Answers from Doctors
Suboxone is a combination of Buprenorphine and Naloxone prescribed for opiate addiction, most commonly to heroin and prescription pain killers like Morphine, Hydrocodone and Oxycontin. Suboxone is a “partial-agonist” opiate, this means that it occupies the opiate receptors in your brain (so you don’t have cravings or feelings of withdrawal) but does not cause feelings of being “high”.
Suboxone comes in many forms, but the two most popular are, sublingual tablets and sublingual film, aka “strips”. Both forms are designed to be slowly dissolved under the tongue. The strips come in 2 dosages, 8mg and 2mg, which can be cut into smaller pieces with scissors to obtain the required dose. The tablets are available in 1.4mg to 11.4mg. There’s also a trans-dermal patch available, under the brand name Butrans, which works like a nicotine patch administering the dosage over time. Its important to note, however, that the patch contains only Buprenorphine and not Naloxone (more on that later). Recently, a new delivery system has been developed. Bunavail is a “buccal film”, meaning it dissolves inside the mouth, by being pressed against the cheek. Its available in dosages ranging from 2.1mg to 12.6mg.
Suboxone – sublingual film
Zubsolve – sublingual tablets
Butrans – transdermal patch
Bunavail – buccal film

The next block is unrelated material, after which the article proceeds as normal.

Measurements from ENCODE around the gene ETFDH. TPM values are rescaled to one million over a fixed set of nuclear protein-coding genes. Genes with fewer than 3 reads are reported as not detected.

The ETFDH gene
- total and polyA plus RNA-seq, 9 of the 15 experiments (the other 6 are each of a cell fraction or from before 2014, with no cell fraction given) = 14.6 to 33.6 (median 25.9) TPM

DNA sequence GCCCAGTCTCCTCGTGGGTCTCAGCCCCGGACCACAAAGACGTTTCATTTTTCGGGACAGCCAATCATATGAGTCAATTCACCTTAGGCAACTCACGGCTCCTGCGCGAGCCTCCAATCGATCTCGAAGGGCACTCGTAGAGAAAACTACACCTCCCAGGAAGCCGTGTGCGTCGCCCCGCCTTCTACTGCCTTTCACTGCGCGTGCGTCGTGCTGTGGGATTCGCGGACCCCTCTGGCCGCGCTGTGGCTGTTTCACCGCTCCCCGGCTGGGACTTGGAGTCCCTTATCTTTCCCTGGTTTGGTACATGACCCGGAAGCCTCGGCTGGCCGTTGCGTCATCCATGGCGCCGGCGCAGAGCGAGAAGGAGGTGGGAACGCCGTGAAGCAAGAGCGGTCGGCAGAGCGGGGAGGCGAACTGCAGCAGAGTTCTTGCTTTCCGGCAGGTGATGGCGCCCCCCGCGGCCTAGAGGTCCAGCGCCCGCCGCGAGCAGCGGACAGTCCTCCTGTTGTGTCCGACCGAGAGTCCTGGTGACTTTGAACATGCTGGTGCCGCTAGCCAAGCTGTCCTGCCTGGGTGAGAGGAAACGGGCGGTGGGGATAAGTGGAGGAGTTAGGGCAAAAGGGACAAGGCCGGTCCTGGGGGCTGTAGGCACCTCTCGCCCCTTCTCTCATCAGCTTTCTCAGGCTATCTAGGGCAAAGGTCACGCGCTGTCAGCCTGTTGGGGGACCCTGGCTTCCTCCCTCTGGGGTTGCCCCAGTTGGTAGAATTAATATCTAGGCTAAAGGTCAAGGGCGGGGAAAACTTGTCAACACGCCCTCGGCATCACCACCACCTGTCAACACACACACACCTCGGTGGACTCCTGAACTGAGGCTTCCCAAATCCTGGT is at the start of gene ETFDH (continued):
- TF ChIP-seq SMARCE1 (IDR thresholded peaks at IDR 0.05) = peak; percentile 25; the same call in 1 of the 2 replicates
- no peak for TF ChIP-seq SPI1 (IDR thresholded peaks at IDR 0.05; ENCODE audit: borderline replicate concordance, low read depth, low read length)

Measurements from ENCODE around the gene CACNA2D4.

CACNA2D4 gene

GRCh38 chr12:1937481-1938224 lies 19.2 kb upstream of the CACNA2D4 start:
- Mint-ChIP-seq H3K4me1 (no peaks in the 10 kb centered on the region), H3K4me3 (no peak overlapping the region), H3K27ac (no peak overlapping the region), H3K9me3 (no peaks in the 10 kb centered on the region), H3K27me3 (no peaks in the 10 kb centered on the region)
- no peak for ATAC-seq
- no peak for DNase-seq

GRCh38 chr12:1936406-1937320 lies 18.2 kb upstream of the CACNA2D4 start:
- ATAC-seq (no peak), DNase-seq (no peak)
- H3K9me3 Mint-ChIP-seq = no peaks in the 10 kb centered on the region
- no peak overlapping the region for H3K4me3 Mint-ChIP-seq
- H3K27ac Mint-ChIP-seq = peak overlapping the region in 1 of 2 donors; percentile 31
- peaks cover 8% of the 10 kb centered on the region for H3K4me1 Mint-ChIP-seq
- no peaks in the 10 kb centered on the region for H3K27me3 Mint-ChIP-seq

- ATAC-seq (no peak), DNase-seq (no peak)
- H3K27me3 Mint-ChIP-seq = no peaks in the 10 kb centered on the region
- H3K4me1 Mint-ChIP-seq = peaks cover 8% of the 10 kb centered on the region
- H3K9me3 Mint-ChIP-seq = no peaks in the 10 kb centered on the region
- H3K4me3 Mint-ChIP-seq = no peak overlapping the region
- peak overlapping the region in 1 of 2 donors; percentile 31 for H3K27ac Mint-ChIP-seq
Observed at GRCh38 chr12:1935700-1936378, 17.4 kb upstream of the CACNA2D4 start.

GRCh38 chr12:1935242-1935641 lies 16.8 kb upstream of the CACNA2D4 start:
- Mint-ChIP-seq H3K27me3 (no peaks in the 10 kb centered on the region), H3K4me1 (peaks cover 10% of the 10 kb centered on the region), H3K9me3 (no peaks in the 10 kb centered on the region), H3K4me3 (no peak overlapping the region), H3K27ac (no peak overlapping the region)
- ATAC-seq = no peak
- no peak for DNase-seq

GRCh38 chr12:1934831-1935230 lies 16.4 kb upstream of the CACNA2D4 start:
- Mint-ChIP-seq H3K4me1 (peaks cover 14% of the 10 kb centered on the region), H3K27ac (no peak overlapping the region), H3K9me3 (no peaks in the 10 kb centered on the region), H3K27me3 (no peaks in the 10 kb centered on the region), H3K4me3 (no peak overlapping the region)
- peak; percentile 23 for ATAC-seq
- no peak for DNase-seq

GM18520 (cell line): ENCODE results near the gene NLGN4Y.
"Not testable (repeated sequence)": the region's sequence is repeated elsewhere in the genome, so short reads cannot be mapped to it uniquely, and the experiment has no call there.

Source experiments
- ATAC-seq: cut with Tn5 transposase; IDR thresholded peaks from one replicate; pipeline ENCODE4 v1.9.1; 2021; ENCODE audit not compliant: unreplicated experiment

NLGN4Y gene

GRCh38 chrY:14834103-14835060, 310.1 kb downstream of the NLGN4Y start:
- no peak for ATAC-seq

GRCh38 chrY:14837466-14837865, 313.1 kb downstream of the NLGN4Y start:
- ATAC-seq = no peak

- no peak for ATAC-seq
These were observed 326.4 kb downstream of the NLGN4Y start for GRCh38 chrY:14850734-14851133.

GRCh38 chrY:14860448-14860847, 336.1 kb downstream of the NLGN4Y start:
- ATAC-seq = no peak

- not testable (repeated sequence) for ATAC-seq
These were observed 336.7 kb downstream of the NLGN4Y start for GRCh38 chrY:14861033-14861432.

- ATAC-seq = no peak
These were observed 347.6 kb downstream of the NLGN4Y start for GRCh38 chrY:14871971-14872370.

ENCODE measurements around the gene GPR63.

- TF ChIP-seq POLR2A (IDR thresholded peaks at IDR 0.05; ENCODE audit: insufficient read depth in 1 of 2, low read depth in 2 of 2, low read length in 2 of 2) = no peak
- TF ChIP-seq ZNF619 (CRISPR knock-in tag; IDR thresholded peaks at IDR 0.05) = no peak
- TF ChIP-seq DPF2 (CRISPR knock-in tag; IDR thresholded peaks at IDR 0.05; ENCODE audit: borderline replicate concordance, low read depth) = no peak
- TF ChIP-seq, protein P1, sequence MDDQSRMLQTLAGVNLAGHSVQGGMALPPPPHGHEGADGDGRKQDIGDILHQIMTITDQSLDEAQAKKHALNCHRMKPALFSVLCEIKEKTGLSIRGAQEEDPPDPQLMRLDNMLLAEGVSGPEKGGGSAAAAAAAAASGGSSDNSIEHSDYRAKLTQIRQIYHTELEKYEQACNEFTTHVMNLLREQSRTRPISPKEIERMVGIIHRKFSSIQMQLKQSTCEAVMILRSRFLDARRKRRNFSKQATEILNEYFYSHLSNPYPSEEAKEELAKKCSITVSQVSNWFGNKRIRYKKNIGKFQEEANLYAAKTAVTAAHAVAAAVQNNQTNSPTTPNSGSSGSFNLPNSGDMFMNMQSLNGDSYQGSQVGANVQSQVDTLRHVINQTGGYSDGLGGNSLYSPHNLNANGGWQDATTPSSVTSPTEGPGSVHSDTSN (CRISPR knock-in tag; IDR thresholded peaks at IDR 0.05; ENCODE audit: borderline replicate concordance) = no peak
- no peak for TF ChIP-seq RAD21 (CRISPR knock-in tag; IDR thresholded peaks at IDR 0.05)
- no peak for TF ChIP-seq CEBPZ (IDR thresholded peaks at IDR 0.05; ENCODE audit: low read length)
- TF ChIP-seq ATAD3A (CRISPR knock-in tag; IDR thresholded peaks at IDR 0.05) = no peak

NAABT – The National Alliance of Advocates
for Buprenorphine Treatment
Suboxone works by binding with empty opiate receptors in your brain, so your brain thinks it is getting opiates, when in fact it’s not. Opiate receptors can only become free when opiates are no longer being delivered to the brain, therefore, Suboxone treatment can start only when your opiate receptors are all free.
“Free” opiate receptors is also what causes withdrawal symptoms, but in order to begin Suboxone treatment, your brain’s opiate receptors must be fully free which means that a patient must not have used opiates for a length of time prior to taking the first dose of Suboxone.
The length of time depends on the drug being used. Heroin, for example, will take only 4-8 hours for opiate receptors to begin to free-up and full withdrawals to take effect. Hydrocodone on the other hand, may take 24-36 hours. Failure to completely withdraw, prior to taking your first dose of Suboxone will cause “precipitated withdrawals.”
Precipitated withdrawals can be caused by taking the Suboxone too early and not letting those opiate receptors clear out, thereby causing withdrawal. You do NOT want this to happen. To make sure that you are in full withdrawal, your prescribing doctor will rate your withdrawal symptoms on a certain scale called the C.O.W.S. (Clinical Opiate Withdrawal Sale). That way, you both can make sure that you avoid precipitated withdrawals.
After your opiate receptors have cleared and you are in full withdrawal, you can then take your first dose of Suboxone. This will “trick” your opiate receptors into thinking it’s being fed opiates and will also block any other “real” opiates that try to occupy those receptors.